The Journal of Membrane Biology

, Volume 122, Issue 1, pp 33–42 | Cite as

Permeance of Cs+ and Rb+ through the inwardly rectifying K+ channel in guinea pig ventricular myocytes

  • Raman L. Mitra
  • Martin Morad


Inward currents carried by external Cs, Rb, NH4 and K through theIK1 channel were studied using a whole-cell voltage clamp technique. Cs, NH4, and Rb currents could be recorded negative to −40 mV following depolarizing prepulses (≥0 mV and 200–1000 msec in duration). The current activation displayed an instantaneous component followed by a monoexponential increase (τα) to a peak amplitude. Subsequent inactivation was fit by a single exponential, τ. With hyperpolarization, τα and τ decreasede-fold per 36 and 25 mV, respectively. In Ca-free external solutions (pipette [Mg]≈0.3mm), inactivation was absent, consistent with the hypothesis that inactivation represents time- and voltage-dependent block of Cs, NH4, and Rb currents by external Ca. The inactivation and degree of steady-state block was greatest when Cs was the charge carrier, followed by NH4, and then Rb. K currents, however, did not inactivate in the presence of Ca. Na and Li did not carry any significant current within the resolution of our recordings. Comparison ofpeak inward current ratios (Ix/IK) as an index of permeability revealed a higher permeance of Cs (0.15), NH4 (0.30), and Rb (0.51) relative to K (1.0) than that obtained by comparing thesteady-state current ratios (Cs∶NH4∶Rb∶K≈0.01∶0.06∶0.21∶1.0). At any given potential, τα was smaller the more permeant the cation. In the absence of depolarizing prepulses, the amplitude of τα was reduced. Divalent-free solutions did not significantly affect activatio in the presence of 0.3mm pipette [Mg]. When pipette [Mg] was buffered to ≈50 μm, however, removal of external Ca and Mg lead to a four- to fivefold increase in Cs currents and loss of both time-dependent activation and inactivation (reversible upon repletion of external Ca).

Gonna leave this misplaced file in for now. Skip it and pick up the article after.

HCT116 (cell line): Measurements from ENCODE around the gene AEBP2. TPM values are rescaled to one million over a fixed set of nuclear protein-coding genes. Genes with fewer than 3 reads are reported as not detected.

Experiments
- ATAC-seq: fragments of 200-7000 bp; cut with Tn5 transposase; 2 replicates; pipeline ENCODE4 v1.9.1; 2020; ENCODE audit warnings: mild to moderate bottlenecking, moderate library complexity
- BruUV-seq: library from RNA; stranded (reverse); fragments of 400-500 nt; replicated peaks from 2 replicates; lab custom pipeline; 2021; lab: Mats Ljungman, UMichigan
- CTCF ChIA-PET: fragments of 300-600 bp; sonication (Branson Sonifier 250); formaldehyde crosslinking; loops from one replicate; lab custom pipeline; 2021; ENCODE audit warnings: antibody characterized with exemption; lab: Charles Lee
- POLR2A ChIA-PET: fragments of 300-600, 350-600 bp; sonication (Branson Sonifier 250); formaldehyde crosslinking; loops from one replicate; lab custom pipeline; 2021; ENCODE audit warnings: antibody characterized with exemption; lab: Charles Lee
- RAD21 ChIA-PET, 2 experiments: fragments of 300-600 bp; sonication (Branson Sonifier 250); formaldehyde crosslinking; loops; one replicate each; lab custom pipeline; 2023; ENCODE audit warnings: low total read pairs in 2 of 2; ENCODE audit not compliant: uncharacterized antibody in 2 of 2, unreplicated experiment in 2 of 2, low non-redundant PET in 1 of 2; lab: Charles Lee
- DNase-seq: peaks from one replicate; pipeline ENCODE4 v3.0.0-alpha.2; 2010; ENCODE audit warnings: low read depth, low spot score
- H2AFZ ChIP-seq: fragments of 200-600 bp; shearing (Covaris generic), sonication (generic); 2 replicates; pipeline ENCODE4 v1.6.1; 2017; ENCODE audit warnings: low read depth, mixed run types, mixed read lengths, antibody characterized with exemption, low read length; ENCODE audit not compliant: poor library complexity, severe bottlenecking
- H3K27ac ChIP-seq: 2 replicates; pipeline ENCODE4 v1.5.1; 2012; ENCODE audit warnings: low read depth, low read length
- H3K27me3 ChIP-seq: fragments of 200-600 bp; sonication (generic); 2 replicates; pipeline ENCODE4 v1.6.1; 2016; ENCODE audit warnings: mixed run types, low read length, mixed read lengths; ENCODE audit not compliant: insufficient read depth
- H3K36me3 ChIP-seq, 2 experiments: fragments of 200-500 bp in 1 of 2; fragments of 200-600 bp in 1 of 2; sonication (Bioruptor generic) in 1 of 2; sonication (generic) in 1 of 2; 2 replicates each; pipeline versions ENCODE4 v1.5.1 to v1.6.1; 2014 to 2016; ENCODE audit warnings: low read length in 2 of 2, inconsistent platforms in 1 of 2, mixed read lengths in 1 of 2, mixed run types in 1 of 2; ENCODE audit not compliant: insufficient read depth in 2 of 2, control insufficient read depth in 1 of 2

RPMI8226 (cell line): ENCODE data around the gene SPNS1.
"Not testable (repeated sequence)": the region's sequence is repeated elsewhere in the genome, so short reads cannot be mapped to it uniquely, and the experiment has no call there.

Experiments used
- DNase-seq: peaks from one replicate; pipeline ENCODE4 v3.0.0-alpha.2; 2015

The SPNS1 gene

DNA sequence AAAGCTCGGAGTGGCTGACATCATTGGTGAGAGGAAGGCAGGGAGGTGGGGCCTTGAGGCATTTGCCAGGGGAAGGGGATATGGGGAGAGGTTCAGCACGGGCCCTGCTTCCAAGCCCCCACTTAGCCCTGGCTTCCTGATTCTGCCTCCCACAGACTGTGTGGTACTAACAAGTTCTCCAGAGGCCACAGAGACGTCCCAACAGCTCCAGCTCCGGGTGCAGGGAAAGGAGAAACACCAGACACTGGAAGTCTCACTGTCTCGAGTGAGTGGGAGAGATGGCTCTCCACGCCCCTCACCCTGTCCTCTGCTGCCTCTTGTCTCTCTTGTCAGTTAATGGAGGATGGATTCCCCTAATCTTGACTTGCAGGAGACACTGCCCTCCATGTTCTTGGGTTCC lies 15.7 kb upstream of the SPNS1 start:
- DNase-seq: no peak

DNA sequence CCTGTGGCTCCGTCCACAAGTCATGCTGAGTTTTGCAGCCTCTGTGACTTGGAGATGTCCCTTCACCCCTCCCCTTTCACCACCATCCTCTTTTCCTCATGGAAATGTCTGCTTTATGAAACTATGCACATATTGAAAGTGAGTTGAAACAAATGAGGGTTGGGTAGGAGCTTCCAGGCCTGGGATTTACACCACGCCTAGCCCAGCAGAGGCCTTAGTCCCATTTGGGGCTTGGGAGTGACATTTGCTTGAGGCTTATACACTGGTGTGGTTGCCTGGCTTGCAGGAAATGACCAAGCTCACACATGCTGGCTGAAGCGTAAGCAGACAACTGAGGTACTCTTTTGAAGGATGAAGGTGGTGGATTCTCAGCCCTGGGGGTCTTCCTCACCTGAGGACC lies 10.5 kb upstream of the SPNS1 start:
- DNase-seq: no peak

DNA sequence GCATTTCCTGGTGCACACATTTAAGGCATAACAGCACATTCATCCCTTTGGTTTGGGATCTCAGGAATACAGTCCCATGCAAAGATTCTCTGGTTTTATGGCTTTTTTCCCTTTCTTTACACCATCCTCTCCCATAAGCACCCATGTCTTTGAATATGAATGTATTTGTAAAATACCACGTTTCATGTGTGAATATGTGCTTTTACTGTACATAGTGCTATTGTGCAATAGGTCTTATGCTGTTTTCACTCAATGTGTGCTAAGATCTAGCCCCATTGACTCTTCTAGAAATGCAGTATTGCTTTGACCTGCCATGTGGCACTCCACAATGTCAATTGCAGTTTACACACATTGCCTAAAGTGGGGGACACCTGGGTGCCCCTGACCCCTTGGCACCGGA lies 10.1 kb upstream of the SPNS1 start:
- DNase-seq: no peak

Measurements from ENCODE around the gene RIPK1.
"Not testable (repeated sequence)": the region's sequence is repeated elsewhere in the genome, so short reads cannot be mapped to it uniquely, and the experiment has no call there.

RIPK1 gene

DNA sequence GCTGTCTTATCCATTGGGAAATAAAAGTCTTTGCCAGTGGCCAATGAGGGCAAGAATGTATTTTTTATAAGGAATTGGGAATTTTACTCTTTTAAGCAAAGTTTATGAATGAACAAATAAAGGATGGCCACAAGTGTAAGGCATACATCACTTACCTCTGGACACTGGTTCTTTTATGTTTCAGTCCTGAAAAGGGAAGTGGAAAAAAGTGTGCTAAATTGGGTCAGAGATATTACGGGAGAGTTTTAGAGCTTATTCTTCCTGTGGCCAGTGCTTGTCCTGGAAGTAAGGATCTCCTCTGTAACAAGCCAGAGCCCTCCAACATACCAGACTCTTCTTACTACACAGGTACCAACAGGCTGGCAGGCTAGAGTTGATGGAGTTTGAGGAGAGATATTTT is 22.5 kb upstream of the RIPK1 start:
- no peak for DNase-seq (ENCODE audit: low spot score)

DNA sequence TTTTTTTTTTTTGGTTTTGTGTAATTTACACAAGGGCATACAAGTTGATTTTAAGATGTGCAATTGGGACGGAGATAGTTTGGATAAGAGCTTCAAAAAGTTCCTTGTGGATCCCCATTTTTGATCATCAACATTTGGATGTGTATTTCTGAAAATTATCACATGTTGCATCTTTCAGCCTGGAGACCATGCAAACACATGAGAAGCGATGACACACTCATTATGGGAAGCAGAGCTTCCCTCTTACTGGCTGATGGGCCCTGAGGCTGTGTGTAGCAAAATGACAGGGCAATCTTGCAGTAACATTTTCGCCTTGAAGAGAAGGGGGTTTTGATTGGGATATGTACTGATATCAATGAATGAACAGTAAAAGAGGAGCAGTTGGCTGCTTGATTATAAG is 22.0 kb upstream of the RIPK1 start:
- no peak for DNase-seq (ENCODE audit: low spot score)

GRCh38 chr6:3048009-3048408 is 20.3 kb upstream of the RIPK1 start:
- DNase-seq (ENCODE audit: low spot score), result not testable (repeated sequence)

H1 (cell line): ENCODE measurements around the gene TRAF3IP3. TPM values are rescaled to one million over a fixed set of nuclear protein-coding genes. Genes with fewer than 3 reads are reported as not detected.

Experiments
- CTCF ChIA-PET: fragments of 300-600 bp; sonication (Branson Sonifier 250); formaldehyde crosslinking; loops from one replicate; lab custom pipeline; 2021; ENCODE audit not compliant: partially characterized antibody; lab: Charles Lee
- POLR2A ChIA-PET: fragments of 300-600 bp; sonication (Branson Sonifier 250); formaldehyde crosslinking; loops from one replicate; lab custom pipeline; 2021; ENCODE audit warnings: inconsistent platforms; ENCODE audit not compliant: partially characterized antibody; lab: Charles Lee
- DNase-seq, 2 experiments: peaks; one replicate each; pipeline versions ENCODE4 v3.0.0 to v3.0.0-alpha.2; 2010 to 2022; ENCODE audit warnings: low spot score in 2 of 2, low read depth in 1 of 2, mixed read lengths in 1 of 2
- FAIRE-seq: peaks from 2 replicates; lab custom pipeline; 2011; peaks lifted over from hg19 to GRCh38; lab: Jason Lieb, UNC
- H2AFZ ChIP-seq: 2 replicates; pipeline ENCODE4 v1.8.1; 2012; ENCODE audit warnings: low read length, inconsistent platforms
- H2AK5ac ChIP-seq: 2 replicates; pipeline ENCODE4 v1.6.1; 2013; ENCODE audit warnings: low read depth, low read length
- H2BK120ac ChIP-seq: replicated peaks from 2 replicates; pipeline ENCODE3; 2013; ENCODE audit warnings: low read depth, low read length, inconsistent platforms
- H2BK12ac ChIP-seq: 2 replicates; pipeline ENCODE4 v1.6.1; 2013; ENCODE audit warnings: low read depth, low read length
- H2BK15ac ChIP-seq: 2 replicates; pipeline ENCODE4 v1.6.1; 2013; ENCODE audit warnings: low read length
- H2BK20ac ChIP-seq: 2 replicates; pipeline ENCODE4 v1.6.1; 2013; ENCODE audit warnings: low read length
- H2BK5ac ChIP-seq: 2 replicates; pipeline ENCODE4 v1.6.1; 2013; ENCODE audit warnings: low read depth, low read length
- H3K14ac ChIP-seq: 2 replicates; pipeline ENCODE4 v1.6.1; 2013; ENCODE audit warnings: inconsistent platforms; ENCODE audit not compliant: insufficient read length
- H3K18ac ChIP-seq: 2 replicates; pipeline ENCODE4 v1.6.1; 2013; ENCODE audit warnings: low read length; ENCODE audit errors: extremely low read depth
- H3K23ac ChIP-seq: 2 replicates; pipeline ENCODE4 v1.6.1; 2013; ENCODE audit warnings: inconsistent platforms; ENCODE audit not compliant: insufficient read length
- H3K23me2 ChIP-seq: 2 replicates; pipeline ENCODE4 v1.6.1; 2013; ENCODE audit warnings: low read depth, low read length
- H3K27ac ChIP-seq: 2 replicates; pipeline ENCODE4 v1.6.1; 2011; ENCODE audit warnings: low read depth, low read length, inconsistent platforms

These results suggest that (i) permeability ratios forIK1 should account for differences in the degree to which monovalent currents are blocked by extracellular Ca and (ii) extracellular or intracellular divalent cations contribute to the slow phase of activation which may represent either (a) the actual rate of Mg or Ca extrusion from the channel into the cell, a process which may be enhanced by repulsive interaction with the incoming permeant monovalent cation or (b) an intrinsic gating process that is strongly modulated by the permeant monovalent ion and divalent cations.

Key Words

heart inward rectification potassium channel selectivity gating Ca Mg 


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Copyright information

© Springer-Verlag New York Inc. 1991

Authors and Affiliations

  • Raman L. Mitra
    • 1
    • 2
  • Martin Morad
    • 1
    • 2
  1. 1.Department of Internal Medicine, Cardiovascular DivisionUniversity of Pennsylvania School of MedicinePhiladelphia
  2. 2.Department of PhysiologyUniversity of Pennsylvania School of MedicinePhiladelphia

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